This also means that the CAR could have been higher had it not been the factors mentioned above. Based on the analysis, it can therefore be argued that the rural banking sector as a whole is solvent and well-positioned to weather the storm of COVID-19. It is important to say that a number of RCBs have Capital Adequacy Ratio far above the industry average.
For example, Atwima Kwanwoma Rural Bank Limited in Ashanti Region had a Capital Adequacy Ratio of 43.92% as of April 2020. This shows that the bank is resilient, robust, highly solvent and liquid to weather the storm of COVID-19. It will interest you to know that the bank is biggest in the industry in terms of net worth. It recorded a net worth of over GH₵41million as of April 2020.
Otuasekan Rural Bank is also doing well in terms of capital adequacy ratio. Its capital adequacy ratio as at April 2020 was 24.1%, which is higher than the minimum regulatory benchmark of 10%.
Liquidity has been described as the lifeblood of Banks and Specialised Deposit-Taking Institutions. Therefore, it has become one of the key financial soundness indicators used by regulators and key stakeholders to measure the resilience of banks.
Liquidity is the ability of a bank to meet its financial obligations as they fall due for payment. Customers expect to have access to their funds when they visit the baking hall. Therefore, liquidity challenges which make it difficult for customers to access their funds could result in loss of confidence and trust. In an extreme situation, it can lead to panic withdrawals and bank runs. Liquidity risk can result in the collapse of a rural bank.
It has been argued that financial institutions with strong liquidity without profitability can survive for a while, but not without cash. This underscores the importance of adequate liquidity in the banking business. It is also important to note that a financial institution can be profitable and yet lack liquidity. Why? The reason is that profit is not always cash. There is a saying in banking, that “it is better to err on the side of cash rather than the side of profit”. This implies that cash is key in banking.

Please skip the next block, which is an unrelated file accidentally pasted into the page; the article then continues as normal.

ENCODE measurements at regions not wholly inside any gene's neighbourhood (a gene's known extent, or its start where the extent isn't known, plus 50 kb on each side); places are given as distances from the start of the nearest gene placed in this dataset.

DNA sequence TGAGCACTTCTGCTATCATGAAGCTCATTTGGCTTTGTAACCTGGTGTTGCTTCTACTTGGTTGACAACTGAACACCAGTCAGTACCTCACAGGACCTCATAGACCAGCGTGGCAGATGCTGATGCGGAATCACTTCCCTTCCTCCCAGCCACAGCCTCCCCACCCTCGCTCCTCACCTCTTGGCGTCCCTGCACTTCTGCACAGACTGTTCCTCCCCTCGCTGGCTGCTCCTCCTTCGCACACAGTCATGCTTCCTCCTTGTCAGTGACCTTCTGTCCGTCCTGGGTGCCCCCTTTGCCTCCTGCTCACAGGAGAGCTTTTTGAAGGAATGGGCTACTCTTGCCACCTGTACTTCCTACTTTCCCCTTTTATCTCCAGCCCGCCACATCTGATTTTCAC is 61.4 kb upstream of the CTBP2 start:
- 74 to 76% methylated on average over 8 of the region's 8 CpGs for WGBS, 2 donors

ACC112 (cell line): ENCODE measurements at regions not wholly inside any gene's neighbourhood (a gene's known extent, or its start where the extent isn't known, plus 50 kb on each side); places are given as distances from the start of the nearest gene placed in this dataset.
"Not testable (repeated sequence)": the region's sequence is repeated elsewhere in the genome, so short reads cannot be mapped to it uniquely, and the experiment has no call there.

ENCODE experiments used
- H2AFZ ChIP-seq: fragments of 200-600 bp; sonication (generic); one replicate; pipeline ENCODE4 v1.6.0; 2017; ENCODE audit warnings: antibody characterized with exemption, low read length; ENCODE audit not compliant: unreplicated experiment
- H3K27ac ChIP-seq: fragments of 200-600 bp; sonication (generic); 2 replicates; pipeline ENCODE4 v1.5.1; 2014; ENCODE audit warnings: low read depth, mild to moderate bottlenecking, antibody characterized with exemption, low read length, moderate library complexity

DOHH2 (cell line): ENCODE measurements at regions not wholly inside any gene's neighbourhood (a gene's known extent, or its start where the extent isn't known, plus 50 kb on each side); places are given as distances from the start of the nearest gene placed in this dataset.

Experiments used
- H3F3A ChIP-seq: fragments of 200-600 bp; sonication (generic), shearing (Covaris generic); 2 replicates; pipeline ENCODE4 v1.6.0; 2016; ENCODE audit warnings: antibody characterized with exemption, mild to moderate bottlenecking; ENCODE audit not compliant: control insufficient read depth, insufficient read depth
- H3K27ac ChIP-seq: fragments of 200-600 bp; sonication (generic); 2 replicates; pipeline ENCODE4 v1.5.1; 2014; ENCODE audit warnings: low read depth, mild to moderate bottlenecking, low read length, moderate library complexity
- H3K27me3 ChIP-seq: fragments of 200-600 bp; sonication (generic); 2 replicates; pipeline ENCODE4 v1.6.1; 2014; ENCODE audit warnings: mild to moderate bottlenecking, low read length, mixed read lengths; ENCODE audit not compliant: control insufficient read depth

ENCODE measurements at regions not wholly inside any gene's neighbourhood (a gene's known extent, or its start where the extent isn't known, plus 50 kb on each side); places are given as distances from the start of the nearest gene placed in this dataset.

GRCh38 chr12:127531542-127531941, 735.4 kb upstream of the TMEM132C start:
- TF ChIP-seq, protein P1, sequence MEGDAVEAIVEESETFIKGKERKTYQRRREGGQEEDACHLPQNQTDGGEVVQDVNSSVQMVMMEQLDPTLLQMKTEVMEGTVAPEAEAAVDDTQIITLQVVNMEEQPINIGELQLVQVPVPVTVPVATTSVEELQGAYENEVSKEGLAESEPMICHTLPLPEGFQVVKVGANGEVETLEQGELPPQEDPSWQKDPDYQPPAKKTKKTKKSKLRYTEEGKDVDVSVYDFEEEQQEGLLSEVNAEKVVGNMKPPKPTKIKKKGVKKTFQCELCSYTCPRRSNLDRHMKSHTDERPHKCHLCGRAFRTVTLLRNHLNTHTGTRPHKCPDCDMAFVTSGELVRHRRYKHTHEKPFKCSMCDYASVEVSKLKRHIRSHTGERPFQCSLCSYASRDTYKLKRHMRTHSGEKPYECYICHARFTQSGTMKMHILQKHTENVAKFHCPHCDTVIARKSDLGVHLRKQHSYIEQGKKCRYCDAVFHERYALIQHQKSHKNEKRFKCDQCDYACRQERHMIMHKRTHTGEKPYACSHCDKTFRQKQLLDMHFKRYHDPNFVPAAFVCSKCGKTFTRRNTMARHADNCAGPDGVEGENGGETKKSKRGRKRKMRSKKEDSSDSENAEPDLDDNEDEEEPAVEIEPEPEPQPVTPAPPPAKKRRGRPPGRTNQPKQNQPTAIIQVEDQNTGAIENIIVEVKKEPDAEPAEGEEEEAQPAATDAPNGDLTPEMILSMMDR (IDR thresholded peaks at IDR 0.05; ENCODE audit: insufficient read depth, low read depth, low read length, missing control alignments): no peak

The liquidity of banks and specialised deposit-taking institutions can be measured by using parameters such as liquid assets to total deposits, liquid assets to total assets ratio, and liquidity reserve requirement.
According to the ARB Apex Bank quarter-four report for 2019, the industry liquid assets to total assets was 53.25% – which was above the benchmark of 40%. This shows that the industry in general is liquid, and as such can weather the storm of COVID-19.
In order to improve liquidity so as to reduce liquidity risk, rural banks are required by law to comply with statutory liquidity reserve requirement. This consists of primary reserve ratio of 6% of total deposits (cash and bank balances with other banks); 5% placement with ARB Apex Bank (5% Apex Reserve Requirement); and secondary reserve ratio of 30% of total deposits in the form of short-term investment in government securities, especially Treasury bills and investment in Fund Management companies.
Currently, some RCBs have in excess of the minimum primary reserve ratio and secondary reserve ratio. This no doubt improves the liquidity of those banks and puts them on a good trajectory to meet depositors’ withdrawal demands, thereby building public confidence.
The Bank of Ghana recently announced in its press release dated May 16, 2020 that it will strengthen the capacity of the ARB Apex Bank to provide liquidity support for RCBs facing temporary liquidity challenges. This will also promote stability and soundness in the rural banking subsector.
Given that RCBs have been impacting on the lives of poor households, low-income earners and the most vulnerable and unreachable in their catchment areas, government should therefore give them the necessary support to thrive. The RCBs should also avoid complacency, and instead work hard to improve their key performance indicators and also contribute to the real sectors in the rural economy.